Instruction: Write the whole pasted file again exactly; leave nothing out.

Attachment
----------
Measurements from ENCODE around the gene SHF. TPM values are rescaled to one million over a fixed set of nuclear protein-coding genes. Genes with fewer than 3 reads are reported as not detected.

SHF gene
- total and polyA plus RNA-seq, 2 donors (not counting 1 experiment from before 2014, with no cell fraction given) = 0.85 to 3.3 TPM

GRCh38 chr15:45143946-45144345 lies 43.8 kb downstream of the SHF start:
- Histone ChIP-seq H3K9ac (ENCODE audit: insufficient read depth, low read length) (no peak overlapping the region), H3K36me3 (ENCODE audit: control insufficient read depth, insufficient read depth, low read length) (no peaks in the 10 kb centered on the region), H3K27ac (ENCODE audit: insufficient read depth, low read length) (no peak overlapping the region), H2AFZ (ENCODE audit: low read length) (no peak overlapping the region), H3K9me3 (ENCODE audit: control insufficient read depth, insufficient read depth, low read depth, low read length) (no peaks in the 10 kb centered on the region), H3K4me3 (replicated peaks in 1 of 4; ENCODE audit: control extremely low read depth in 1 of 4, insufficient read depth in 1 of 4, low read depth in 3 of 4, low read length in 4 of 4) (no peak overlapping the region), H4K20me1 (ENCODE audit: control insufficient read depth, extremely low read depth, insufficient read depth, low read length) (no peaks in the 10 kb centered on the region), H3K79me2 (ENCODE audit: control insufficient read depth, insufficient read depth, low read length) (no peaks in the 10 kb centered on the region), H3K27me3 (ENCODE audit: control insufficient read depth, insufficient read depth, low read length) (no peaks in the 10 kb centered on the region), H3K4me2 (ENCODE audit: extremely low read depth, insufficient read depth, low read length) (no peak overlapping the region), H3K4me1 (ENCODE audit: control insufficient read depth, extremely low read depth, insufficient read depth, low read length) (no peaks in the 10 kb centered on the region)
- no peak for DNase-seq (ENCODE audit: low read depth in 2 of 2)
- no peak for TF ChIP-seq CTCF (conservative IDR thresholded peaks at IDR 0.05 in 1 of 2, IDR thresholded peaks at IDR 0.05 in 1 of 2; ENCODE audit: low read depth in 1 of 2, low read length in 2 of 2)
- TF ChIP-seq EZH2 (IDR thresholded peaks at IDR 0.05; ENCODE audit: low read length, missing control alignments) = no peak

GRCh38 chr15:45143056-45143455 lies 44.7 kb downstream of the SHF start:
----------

Measurements from ENCODE around the gene SHF. TPM values are rescaled to one million over a fixed set of nuclear protein-coding genes. Genes with fewer than 3 reads are reported as not detected.

SHF gene
- total and polyA plus RNA-seq, 2 donors (not counting 1 experiment from before 2014, with no cell fraction given) = 0.85 to 3.3 TPM

GRCh38 chr15:45143946-45144345 lies 43.8 kb downstream of the SHF start:
- Histone ChIP-seq H3K9ac (ENCODE audit: insufficient read depth, low read length) (no peak overlapping the region), H3K36me3 (ENCODE audit: control insufficient read depth, insufficient read depth, low read length) (no peaks in the 10 kb centered on the region), H3K27ac (ENCODE audit: insufficient read depth, low read length) (no peak overlapping the region), H2AFZ (ENCODE audit: low read length) (no peak overlapping the region), H3K9me3 (ENCODE audit: control insufficient read depth, insufficient read depth, low read depth, low read length) (no peaks in the 10 kb centered on the region), H3K4me3 (replicated peaks in 1 of 4; ENCODE audit: control extremely low read depth in 1 of 4, insufficient read depth in 1 of 4, low read depth in 3 of 4, low read length in 4 of 4) (no peak overlapping the region), H4K20me1 (ENCODE audit: control insufficient read depth, extremely low read depth, insufficient read depth, low read length) (no peaks in the 10 kb centered on the region), H3K79me2 (ENCODE audit: control insufficient read depth, insufficient read depth, low read length) (no peaks in the 10 kb centered on the region), H3K27me3 (ENCODE audit: control insufficient read depth, insufficient read depth, low read length) (no peaks in the 10 kb centered on the region), H3K4me2 (ENCODE audit: extremely low read depth, insufficient read depth, low read length) (no peak overlapping the region), H3K4me1 (ENCODE audit: control insufficient read depth, extremely low read depth, insufficient read depth, low read length) (no peaks in the 10 kb centered on the region)
- no peak for DNase-seq (ENCODE audit: low read depth in 2 of 2)
- no peak for TF ChIP-seq CTCF (conservative IDR thresholded peaks at IDR 0.05 in 1 of 2, IDR thresholded peaks at IDR 0.05 in 1 of 2; ENCODE audit: low read depth in 1 of 2, low read length in 2 of 2)
- TF ChIP-seq EZH2 (IDR thresholded peaks at IDR 0.05; ENCODE audit: low read length, missing control alignments) = no peak

GRCh38 chr15:45143056-45143455 lies 44.7 kb downstream of the SHF start: